V3: In situ cosmogenic dating of extraterrestrial surfaces

Read the project’s news!

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  • Our project is the design of a prototype of “spatializable” mass spectrometer and its preparation line dedicated to the analysis of all noble gases, in order to estimate, by in situ measure-ments, exposure ages of extraterrestrial samples (Mars, The Moon and asteroids). It is clear that only a small number (and mass) of samples will be returned to Earth, and therefore the careful choice of these samples, and the in situ analyses of a large number of samples will stay the better technic to answer to some simple but important scientific questions such as age surfaces, ages and frequency of impacts, or exposure duration by the solar wind.

     

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    Design and tests

    POSITION NAME SURNAME LABORATORY NAME GRADE, EMPLOYER
    WP leader Moreira Manuel CAGE PR, Paris Diderot
    WP member Moureau Julien CAGE IE

     

    Collaborators for the stage 2 of the project t (>2020):

    • S.Charnoz
    • F. Moynier
    • J. Badro
    • M. Chaussidon

     

  • Our project is the design of a prototype of “spatializable” mass spectrometer and its preparation line dedicated to the analyses of all noble gases, in order to estimate, by in situ measurements, exposure ages of extraterrestrial samples (Mars, The Moon and asteroids). It is clear that only a small number (and mass) of samples will be returned to The Earth, and therefore the careful choice of these samples, and the in-situ analyses of a large number of samples will stay the better technic to answer to some simple but important scientific questions. In a second stage of the project (starting 2020), we plan also develop the K-Ar dating technic using the same instrument.

    We have identified the following scientific targets:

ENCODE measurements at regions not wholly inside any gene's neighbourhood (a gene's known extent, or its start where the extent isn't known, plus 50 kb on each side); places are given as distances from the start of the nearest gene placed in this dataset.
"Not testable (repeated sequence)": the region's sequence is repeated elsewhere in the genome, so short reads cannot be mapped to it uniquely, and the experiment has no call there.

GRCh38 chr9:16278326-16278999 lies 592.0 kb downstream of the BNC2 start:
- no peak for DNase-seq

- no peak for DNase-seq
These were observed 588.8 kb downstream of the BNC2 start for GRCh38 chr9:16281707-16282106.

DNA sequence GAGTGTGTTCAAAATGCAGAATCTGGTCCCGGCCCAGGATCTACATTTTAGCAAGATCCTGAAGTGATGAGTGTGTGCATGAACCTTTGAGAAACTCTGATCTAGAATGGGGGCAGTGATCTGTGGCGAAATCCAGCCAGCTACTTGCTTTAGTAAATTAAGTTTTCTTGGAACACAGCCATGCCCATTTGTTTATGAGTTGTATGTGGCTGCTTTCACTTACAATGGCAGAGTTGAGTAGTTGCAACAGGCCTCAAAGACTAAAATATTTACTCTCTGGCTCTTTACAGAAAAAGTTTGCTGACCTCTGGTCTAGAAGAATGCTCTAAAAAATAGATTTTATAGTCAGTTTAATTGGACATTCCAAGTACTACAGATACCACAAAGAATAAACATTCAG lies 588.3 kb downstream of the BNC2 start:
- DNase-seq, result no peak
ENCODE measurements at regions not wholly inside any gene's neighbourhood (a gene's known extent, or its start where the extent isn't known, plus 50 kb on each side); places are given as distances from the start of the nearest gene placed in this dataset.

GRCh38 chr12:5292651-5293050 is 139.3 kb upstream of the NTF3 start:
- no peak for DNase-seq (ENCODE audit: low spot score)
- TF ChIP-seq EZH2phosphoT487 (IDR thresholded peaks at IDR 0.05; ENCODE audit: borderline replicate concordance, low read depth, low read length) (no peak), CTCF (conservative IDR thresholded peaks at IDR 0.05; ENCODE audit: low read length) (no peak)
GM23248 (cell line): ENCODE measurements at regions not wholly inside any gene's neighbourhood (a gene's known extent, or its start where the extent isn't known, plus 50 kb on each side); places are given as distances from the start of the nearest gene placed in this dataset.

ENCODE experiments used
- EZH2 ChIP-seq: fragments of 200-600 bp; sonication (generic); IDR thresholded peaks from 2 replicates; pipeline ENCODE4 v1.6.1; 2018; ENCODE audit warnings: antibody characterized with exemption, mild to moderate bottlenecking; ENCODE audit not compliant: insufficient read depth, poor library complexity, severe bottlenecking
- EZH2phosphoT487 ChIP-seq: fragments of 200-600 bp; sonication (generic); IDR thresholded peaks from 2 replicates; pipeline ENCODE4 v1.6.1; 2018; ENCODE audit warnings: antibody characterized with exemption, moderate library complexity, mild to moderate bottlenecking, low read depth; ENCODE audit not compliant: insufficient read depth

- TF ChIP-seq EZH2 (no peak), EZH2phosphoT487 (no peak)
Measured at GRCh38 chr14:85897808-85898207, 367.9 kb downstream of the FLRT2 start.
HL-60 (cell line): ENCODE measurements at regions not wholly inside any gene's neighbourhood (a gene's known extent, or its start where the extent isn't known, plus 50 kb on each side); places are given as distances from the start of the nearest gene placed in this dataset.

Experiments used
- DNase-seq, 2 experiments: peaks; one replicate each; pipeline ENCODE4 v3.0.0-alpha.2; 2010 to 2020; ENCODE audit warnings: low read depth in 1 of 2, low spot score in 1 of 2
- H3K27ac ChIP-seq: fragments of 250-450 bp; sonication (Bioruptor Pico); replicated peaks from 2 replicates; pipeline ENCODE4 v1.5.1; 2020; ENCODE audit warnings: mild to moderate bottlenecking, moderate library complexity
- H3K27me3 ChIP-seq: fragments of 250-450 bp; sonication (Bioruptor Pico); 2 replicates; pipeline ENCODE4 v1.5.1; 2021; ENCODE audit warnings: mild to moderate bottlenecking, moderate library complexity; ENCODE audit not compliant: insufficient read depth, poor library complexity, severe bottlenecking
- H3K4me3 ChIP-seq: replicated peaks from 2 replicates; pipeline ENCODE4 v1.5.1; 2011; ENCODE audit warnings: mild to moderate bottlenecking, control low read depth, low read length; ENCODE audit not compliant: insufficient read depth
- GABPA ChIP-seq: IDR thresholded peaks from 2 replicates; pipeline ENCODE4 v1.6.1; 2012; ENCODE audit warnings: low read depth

• For The Moon, Mars and/or asteroids: In situ cosmogenic isotope measurements (e.g. 3He, 21Ne, 38Ar and iKr including 81Kr) will allow determining if the cosmogenic contribution is small and will help for the choice of sampling in the view of the sample-return with the minimum cosmogenic-derived signature (and/or implanted solar wind).
    • For The Moon: Our technic will allow estimating the age of lunar craters in a given area using the cosmogenic isotopes. The ages of the surfaces in planetary science are estimated knowing the number of craters, which requires the knowledge of the flux (see recent estimate and discussion in [Speyerer et al., 2016]). The direct measurement of the ages of the craters will help constraining these fluxes.
    • For The Moon: The cosmogenic isotopes of the noble gases allow determining if regoliths were paleoregoliths and therefore, with measurement using the same instrument, will give access to the noble gas compositions of past solar wind and its evolution with time (e.g. helium, neon).
    • Mars: Obviously, cosmogenic isotopes will be fundamental to study tectonics, geomorphology and volcanology on Mars. Particularly, the measurement of cosmogenic isotopes can be interesting to date relatively young surface and therefore to constrain the recent volcanic activity on Mars. Moreover, some specific questions can be addressed too, such as the age of formation of the Martian hematites (“blueberries”), and their relationship with liquid water.

     


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